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National Preparedness Month: Are You Ready for What You Don’t Expect?


There are two ways to approach preparedness.

The first is planning for what you expect to happen. Hurricane season, for example. It happens every year. Right now we’re about halfway through the 2011 season.

The other is to ready yourself for what you can’t even imagine. The 5.8 earthquake that shook the East Coast on August 23 (earthquakes don’t happen on the east coast!) is a great reminder that preparedness means being ready for what we least expect.

Aden Hogan, city manager, Evans, Colorado, learned that the hard way. He was assistant city manager in Oklahoma City when the A. P. Murrah Federal Building was bombed on April 19, 1995. “Our job is to plan for what we can expect to happen,” he says. “But one of key lessons I took from Oklahoma City was, what if something happens that you don’t expect? Are your processes flexible enough to ramp up for the unexpected?”

“We need to be looking at emergency management not as a specific hazard but using an all hazards approach,” says Ft. Lauderdale City Manager and ICMA Vice President Lee Feldman. “During hurricane season we tend to think that that’s the limit of our exposure. That’s just one type of disaster. Accidents can wreak havoc on a community. There were the shootings in Ft. Hood, the towers coming down in New York – these are all things communities have to be prepared for from emergency management standpoint.”

Hogan readily outlines the components of a good preparedness plan: make sure it’s current and reevaluate it annually; consider all the possible threats and risks in your community, including chemical plants, rail lines, and airports; make sure that your employees are all well-trained in what their roles will be in an emergency; and have someone designated to take charge of the FEMA Incident Command System, which federal law requires that communities use in their emergency and disaster plans and response. (You can read more in Hogan’s article in the June issue of PM magazine, “Managing the Unthinkable.”)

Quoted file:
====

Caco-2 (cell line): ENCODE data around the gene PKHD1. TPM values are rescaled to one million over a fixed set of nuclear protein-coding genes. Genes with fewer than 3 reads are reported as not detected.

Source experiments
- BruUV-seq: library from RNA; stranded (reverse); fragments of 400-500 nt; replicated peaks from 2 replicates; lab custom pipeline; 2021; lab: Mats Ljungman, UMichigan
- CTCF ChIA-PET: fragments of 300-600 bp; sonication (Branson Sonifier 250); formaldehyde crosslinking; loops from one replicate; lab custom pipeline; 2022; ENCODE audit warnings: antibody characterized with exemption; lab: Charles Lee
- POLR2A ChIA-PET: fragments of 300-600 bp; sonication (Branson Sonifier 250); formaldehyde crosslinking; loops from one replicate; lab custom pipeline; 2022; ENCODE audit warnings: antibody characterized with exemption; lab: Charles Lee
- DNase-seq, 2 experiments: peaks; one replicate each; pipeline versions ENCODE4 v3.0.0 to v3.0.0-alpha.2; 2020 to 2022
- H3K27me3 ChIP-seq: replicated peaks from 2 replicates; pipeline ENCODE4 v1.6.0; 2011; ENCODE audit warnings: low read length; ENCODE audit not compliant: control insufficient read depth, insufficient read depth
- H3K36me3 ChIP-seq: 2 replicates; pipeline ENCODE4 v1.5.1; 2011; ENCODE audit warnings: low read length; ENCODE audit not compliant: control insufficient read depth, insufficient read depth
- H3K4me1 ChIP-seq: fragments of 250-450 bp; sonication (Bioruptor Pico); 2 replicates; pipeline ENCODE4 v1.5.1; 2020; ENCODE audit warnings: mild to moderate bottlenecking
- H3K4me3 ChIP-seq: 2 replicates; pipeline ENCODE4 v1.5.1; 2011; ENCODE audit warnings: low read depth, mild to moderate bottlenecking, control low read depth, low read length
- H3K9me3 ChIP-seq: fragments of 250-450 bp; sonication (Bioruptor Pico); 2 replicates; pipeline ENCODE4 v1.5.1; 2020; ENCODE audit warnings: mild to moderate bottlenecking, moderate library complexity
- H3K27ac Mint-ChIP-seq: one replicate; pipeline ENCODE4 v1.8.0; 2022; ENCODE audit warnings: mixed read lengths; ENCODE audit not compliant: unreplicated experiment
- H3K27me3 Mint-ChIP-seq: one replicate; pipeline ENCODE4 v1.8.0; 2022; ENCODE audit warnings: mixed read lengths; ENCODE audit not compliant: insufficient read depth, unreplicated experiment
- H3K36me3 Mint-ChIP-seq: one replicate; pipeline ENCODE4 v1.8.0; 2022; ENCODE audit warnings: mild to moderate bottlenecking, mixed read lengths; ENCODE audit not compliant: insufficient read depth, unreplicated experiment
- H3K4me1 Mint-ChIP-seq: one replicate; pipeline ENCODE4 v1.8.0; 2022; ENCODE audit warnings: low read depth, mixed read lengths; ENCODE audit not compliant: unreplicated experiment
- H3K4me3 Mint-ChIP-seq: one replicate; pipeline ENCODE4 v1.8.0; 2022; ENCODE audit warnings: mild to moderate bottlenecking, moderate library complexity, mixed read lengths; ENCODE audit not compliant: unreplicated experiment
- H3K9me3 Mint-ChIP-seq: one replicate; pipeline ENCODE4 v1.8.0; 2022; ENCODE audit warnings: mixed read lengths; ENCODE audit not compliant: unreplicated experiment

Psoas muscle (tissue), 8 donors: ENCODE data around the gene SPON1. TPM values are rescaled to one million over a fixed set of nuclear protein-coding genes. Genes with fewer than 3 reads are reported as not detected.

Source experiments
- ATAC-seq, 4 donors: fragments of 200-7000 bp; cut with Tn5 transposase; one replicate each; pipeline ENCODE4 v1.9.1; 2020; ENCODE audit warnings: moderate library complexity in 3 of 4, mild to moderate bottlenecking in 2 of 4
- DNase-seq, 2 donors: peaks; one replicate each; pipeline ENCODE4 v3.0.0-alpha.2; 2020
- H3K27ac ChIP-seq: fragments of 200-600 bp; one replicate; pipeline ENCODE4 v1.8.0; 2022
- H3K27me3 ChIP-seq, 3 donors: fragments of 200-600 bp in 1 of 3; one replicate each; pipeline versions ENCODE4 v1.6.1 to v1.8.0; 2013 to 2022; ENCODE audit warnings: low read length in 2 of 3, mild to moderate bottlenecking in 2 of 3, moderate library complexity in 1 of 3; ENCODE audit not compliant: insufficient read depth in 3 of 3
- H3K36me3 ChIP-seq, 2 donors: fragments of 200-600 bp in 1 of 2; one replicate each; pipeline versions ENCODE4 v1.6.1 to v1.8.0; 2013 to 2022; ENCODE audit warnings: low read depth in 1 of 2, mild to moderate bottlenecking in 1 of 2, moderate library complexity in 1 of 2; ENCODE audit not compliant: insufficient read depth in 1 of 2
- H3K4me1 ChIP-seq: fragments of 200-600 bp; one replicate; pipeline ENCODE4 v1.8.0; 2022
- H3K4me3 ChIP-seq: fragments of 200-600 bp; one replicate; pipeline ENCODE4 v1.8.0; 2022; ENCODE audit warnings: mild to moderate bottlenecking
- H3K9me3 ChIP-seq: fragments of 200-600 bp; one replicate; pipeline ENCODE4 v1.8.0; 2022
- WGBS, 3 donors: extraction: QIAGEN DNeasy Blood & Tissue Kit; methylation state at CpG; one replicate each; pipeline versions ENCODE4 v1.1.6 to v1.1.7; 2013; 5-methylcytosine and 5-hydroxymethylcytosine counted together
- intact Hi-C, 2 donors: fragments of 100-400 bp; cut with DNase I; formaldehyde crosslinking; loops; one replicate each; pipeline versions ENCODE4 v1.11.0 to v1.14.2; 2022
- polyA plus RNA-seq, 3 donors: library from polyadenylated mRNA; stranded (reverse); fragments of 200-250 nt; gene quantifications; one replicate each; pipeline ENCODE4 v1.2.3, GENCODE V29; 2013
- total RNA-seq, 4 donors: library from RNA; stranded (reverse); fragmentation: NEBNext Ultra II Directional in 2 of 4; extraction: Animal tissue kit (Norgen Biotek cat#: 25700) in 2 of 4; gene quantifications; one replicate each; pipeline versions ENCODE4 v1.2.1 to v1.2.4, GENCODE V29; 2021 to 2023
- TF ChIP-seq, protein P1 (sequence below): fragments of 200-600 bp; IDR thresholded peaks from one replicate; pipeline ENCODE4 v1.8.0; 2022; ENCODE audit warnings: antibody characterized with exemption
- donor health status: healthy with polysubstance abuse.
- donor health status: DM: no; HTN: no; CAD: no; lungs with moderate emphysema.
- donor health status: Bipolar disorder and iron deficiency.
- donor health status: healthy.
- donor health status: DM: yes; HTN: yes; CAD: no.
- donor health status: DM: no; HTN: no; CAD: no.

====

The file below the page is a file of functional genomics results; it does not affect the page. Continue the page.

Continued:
Feldman adds that managers should understand the National Incident Management System (NIMS) and how responsibilities are divided among local, county, regional, state, and federal levels. He also urges managers to stay current with the latest trends in emergency management and developments at the federal level.

 

Preparing Residents to Go It Alone

Regardless of how well governments are prepared for the worst, it’s universally accepted that citizens should be prepared to go it alone for at least 72 hours.

“I think that’s the weakest link in the US today – our connection with the residents,” admits Hogan. “Do a great job planning for our response. We don’t do as well at engaging citizens and planning for recovery.”

Hogan wants to get the idea out that citizens have a role to play. “Sometimes it’s ‘please stay out of way.’ They need to be able to take care of themselves. We’ll deal with the priorities – injuries, people who need oxygen, people who need prescriptions – but we expect the rest of the community to take care of themselves for a while.”

Hogan’s 2012 tactical plan is to give every home a basic kit that they can build on with food, water, and other supplies. “We want to get everybody thinking about their 72-hr plan, so their family is prepared to deal with a three-day snowstorm, for example.”

National Preparedness Month

To help Americans prepare for emergencies of all kinds, the Federal Emergency Management Agency's (FEMA) Ready Campaign, in partnership with Citizen Corps and the Ad Council, has announced the launch of new web tools that will make it easier for individuals and organizations to join the 2011 National Preparedness Month (NPM) coalition.

Members have access to ideas for activities and events; ready-to-use templates and messaging, including posters, web banners, press releases, articles, Facebook status updates; tweets; customizable materials; and a calendar listing events around the country.

FEMA also offers state and local government preparedness resources:

The ICMA Knowledge Network has a wealth of resources on preparedness, including:

Other helpful online resources include

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